starve

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English[edit]

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Etymology[edit]

From Middle English sterven, from Old English steorfan (to die), from Proto-Germanic *sterbaną (to become stiff, die), from Proto-Indo-European *(s)terp- (to lose strength, become numb, be motionless); or from Proto-Indo-European *sterbʰ- (to become stiff), from *ster- (stiff); or a conflation of the aforementioned. Cognate with Scots sterve (to die, perish), Saterland Frisian stjerwa (to die), West Frisian stjerre (to die), Dutch sterven (to die), German Low German starven (to die), German sterben (to die), Icelandic stirfinn (peevish, froward), Albanian shterp (sterile, unproductive, barren land).

Pronunciation[edit]

Verb[edit]

starve (third-person singular simple present starves, present participle starving, simple past starved, past participle starved or (obsolete) starven)

  1. (intransitive, obsolete) To die; in later use especially to die slowly, waste away.
    • 1596, Edmund Spenser, The Faerie Queene, IV.i.4:
      noble Britomart / Released her, that else was like to starve, / Through cruell knife that her deare heart did kerue.
  2. (intransitive) To die because of lack of food or of not eating.
    • 1990, quoting Chen Yizi (陳一諮), Children of the Dragon: The Story of Tiananmen Square[1], →ISBN, LCCN 89-49544, OCLC 924759863, page 48:
      During the Cultural Revolution I was exiled to Xincai County in Henan Province. There, 36 percent of the people starved to death in the early 1960s.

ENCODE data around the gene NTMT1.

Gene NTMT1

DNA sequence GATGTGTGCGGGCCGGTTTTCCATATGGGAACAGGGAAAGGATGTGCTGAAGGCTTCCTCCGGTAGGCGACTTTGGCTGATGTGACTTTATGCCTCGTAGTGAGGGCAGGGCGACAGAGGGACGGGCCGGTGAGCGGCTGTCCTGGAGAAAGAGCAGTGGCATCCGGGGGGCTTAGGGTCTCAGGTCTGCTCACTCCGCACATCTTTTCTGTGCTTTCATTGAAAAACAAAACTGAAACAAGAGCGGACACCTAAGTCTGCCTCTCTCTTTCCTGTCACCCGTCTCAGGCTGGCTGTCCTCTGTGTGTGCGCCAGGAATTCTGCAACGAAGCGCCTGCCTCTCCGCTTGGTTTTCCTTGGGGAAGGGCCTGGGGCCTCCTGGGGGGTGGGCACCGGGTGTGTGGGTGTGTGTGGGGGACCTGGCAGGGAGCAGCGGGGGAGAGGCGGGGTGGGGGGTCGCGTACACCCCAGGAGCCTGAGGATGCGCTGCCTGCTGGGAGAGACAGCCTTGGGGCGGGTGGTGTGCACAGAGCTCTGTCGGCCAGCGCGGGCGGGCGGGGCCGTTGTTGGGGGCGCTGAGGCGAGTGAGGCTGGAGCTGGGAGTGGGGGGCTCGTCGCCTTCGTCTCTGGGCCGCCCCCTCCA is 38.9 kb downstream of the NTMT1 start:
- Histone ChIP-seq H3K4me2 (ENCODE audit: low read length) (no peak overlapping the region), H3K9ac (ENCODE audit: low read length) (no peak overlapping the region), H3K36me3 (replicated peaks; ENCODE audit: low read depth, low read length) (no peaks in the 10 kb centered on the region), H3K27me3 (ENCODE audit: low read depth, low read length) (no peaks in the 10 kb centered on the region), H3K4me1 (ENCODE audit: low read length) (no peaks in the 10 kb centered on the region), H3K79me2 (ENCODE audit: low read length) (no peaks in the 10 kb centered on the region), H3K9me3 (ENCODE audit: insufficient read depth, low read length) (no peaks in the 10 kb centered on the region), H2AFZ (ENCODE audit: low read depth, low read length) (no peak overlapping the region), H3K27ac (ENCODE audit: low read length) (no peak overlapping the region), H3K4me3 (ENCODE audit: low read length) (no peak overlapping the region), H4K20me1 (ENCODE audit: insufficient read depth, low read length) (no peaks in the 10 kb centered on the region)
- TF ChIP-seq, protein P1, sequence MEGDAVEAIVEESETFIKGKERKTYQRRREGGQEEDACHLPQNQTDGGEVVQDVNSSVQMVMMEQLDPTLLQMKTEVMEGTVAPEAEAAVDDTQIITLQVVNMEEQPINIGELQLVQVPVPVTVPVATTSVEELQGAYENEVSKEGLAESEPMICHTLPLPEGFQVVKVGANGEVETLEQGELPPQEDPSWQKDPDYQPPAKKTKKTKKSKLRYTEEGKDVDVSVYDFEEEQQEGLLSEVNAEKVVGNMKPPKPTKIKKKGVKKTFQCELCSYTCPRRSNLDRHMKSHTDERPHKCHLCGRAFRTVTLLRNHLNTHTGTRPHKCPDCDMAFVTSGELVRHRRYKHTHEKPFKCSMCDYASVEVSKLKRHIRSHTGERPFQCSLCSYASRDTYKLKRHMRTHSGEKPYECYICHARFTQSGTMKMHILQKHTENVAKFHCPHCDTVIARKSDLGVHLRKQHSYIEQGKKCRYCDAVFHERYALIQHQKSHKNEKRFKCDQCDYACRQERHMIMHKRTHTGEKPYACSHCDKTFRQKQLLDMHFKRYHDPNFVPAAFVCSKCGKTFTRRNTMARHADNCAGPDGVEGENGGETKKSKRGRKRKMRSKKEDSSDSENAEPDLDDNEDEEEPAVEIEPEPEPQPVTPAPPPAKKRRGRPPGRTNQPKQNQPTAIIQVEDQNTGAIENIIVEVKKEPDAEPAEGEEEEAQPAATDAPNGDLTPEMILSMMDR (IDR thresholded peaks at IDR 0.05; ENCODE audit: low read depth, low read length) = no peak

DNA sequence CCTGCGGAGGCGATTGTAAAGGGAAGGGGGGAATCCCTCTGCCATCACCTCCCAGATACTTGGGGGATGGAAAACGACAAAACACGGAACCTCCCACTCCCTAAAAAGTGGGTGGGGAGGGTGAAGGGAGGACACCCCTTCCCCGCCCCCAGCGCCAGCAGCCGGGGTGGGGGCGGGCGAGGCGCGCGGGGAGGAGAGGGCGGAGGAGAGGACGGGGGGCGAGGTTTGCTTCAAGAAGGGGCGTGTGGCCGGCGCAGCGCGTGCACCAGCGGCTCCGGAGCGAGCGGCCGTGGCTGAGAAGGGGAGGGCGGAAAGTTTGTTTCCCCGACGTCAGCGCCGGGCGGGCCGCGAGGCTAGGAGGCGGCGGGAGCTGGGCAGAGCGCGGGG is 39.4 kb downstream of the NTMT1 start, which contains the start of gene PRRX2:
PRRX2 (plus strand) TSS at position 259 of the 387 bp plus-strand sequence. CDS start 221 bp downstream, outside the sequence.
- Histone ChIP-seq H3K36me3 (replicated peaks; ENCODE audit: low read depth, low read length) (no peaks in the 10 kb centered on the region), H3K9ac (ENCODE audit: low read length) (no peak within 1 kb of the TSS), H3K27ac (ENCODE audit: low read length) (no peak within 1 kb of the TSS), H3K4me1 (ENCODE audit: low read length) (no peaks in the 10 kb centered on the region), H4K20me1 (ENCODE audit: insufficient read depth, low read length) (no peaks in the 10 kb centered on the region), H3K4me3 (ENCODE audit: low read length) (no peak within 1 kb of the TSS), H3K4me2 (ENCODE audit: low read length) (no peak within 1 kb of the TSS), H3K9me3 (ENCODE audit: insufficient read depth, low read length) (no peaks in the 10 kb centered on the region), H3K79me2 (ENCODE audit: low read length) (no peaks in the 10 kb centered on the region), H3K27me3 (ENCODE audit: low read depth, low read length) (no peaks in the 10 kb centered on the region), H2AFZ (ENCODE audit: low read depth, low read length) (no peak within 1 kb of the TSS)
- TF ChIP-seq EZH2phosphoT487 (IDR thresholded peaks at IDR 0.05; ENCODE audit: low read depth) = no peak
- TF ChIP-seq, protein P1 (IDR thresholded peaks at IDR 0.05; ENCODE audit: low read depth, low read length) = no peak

• 2007, Lisa Wingate, A Thousand Voices, page 76:
      "When all of you starve to death, Shasta, don't come crying to me, that's all."
  3. (intransitive) To be very hungry.
    Hey, ma, I'm starving! What's for dinner?
  4. (transitive) To destroy, make capitulate or at least make suffer by deprivation, notably of food.
  5. (transitive) To deprive of nourishment or of some vital component.
    The uncaring parents starved the child of love.
    The patient's brain was starved of oxygen.
  6. (intransitive) To deteriorate for want of any essential thing.
  7. (transitive, Britain, especially Yorkshire and Lancashire) To kill with cold; to (cause to) die from cold.
    I was half starved waiting out in that wind.
    • 1869 February, John Hartley, The original illuminated clock almanack:
      Wheniver he wor starved, he used to get th' seck o' coils ov his back, an' walk raand th' haase till he gat warm agean.
    • 1886, John Heywood, A Queer Supper, 8:
      One i' th' morning an' me starv'd to th' death wi' waitin' up.
    • 1898, J. Arthur Gibbs, A Cotswold Village, 164:
      'Tis these dreadful frostis that spiles everything, / 'Tis enough to sterve anybody.

Conjugation[edit]

Derived terms[edit]

Translations[edit]

The translations below need to be checked and inserted above into the appropriate translation tables, removing any numbers. Numbers do not necessarily match those in definitions. See instructions at Wiktionary:Entry layout § Translations.

Anagrams[edit]